UKC

/ Ski Clothing

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balmybaldwin - on 27 Dec 2017
Having not been in the market for a few (15) years.... I'm not really sure what I'm looking for.

I'm skiing in a couple of weeks, so need something that will cope with potentially very cold conditions....

Looking in Snow and Rock I'd be looking at close to the price of the holiday.... Looking in Mountain Warehouse was a lot more reasonable, but interested to know what people think of their gear. and third option will be decathlon which looks reasonable - especially with some layering in the region of £80-120 for Jacket and Salopettes

Anyone have recent experience that can advise?
stuartf - on 27 Dec 2017
In reply to balmybaldwin:

I've always got on just fine with a cheap pair of mountain warehouse trousers, and a Montane Extreme smock (nothing underneath). Warm enough zipped up for the lifts, and well vented unzipped if you get too hot. You won't look cool though...
balmybaldwin - on 27 Dec 2017
In reply to stuartf:
Good to know thanks...

Looking cool seems to be part of the price issue.... go for something neutral that could be used as an anorak/belay jacket at home and it'll cost you £40 more than a garish neon yellow and green one!
Post edited at 14:32
Postmanpat on 27 Dec 2017
In reply to balmybaldwin:

The outer layer really just needs to be wind and waterproof. It's not there to provide warmth. Go for a shell and use several layers underneath. My personal view is that the brand name stuff is way overpriced and for an "initial' trip a cheaper alternative will be fine.
Tim Davies - on 27 Dec 2017
In reply to balmybaldwin:

Decathlon are my choice. All the simond trousers are excellent value.
summo on 27 Dec 2017
In reply to balmybaldwin:

I ski much of time in mountain walking / climbing gear. Decent waterproofs with a couple of layers for insulation. The only tricky bit will depend on the trousers fitting over ski boots at the bottom depending on how they taper. I find it works as well as any 'ski' wear.

What is very cold? I've skied in this stuff at below -20c without any issues.
teh_mark on 27 Dec 2017
In reply to balmybaldwin:

These days I'd just go with what I'd go climbing in, and if I bought anything it'd be more geared towards climbing than skiing (as I climb a lot more than I ski these days!).

Whereabouts are you heading? You don't need to go mental on insulation for your average week in January in the Alps.
balmybaldwin - on 27 Dec 2017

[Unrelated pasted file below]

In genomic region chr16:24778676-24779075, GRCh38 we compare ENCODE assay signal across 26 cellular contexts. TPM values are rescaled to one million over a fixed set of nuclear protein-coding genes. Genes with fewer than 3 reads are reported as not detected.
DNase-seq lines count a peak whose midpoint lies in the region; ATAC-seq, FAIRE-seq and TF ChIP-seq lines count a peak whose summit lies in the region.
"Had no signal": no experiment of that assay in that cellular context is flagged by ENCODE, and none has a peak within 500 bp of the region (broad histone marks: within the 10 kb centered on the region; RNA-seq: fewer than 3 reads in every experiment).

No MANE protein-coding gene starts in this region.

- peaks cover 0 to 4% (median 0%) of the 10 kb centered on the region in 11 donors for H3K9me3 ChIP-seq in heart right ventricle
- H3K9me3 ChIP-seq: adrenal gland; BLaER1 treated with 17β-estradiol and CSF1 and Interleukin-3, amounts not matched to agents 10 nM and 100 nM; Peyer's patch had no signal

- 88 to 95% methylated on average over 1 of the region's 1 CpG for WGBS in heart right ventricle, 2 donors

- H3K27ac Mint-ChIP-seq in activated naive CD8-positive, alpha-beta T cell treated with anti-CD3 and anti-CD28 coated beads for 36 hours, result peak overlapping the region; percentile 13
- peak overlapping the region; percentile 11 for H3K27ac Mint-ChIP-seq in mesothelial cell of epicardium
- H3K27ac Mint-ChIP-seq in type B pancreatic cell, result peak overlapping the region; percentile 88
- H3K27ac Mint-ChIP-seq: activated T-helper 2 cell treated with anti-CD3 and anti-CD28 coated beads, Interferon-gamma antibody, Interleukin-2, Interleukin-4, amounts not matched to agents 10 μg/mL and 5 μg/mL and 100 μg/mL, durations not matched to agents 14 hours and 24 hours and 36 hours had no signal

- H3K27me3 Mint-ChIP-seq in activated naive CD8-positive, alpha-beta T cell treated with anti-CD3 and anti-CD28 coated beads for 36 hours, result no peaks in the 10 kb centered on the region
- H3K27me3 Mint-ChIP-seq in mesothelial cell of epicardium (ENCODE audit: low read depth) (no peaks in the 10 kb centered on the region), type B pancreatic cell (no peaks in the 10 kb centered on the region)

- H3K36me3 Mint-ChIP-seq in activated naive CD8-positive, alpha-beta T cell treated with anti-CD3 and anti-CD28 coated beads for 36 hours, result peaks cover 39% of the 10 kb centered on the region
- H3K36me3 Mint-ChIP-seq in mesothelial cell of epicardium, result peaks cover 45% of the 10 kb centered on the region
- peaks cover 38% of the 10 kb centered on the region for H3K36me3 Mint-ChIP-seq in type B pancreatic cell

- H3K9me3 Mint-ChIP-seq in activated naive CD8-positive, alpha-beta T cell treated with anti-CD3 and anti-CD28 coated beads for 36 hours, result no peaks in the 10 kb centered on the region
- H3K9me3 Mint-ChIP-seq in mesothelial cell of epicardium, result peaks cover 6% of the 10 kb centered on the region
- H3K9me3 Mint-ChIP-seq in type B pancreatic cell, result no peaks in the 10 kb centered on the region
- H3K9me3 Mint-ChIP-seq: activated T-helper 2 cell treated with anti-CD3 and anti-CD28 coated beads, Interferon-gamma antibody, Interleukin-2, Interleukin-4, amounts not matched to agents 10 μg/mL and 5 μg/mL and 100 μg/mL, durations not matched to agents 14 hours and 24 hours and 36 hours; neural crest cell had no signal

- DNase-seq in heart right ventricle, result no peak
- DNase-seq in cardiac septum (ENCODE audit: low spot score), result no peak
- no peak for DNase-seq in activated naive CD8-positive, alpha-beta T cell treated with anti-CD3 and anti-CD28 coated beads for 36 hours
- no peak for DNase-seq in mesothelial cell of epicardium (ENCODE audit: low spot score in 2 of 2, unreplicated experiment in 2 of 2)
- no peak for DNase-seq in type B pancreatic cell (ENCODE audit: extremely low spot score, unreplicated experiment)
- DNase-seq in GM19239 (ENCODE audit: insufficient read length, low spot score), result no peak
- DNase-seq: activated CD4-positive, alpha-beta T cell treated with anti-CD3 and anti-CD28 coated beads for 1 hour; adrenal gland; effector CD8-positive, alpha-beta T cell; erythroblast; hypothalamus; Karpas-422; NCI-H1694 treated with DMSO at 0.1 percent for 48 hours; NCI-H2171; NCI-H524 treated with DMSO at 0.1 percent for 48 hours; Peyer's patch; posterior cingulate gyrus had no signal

In reply to teh_mark:

only going to the alps... I'm just conscious that more recently I've skied in march and found it lovely and warm but when I used to ski in Jan we'd quite often get white outs and heavier weather
Stuart S - on 27 Dec 2017
In reply to balmybaldwin:

You might be able to pick up a good bargain in the January sales if you browse the internet - Tiso, Craigdon Sports, Alpinetrek, Barabes etc all have decent deals on ski gear at the moment, and even Sports Direct can be worth a look. Tresspass also make pretty reasonable ski gear - that's what I kitted my kids out in while they were still growing, and it was fine for a couple of Alpine trips as well as the worst of Scottish ski conditions.

One point to think about - most Alpine ski lift systems work best if you have a lift pass in a jacket sleeve pocket to get yourself through the turnstile. Not all ski jackets have such a pocket, especially at the budget end of the range. You can get by without, but it's definitely easier with.
James Jackson on 27 Dec 2017
In reply to balmybaldwin:

Second the 'what you'd go climbing in' comments. I primarily ski mountaineer these days, and wear hardshell trousers, and either a hardshell or softshell top, depending on the wind. Under that, thermals and whatever layers are suitable for the temperature, wind and activity level.

I generally wear just a thermal top and occasionally a lightweight down gillet under the hardshell. Never been too cold, even in the midst of the worst of Cairngorm winter. That said, I do run quite hot and don't mind feeling cold when stopping for a quick drink / snack etc.
David Bennett - on 28 Dec 2017
In reply to teh_mark:

This.

It was properly baltic today in the alps and I was skiing in mostly mountaineering clothing, with just an extra layer. You don't need anything special provided your hard shell or salopettes fit over your boot. A decent pair of hard shell pants / salopettes that fit over your boots and preferably have internal gaiters would be my first and probably only buy of skiing specific clothing (apert from boots obviously)
pec on 28 Dec 2017
In reply to balmybaldwin:

Whatever you end up wearing you will almost certainly find yourself skiing next to thousands of people wearing Decathlon stuff.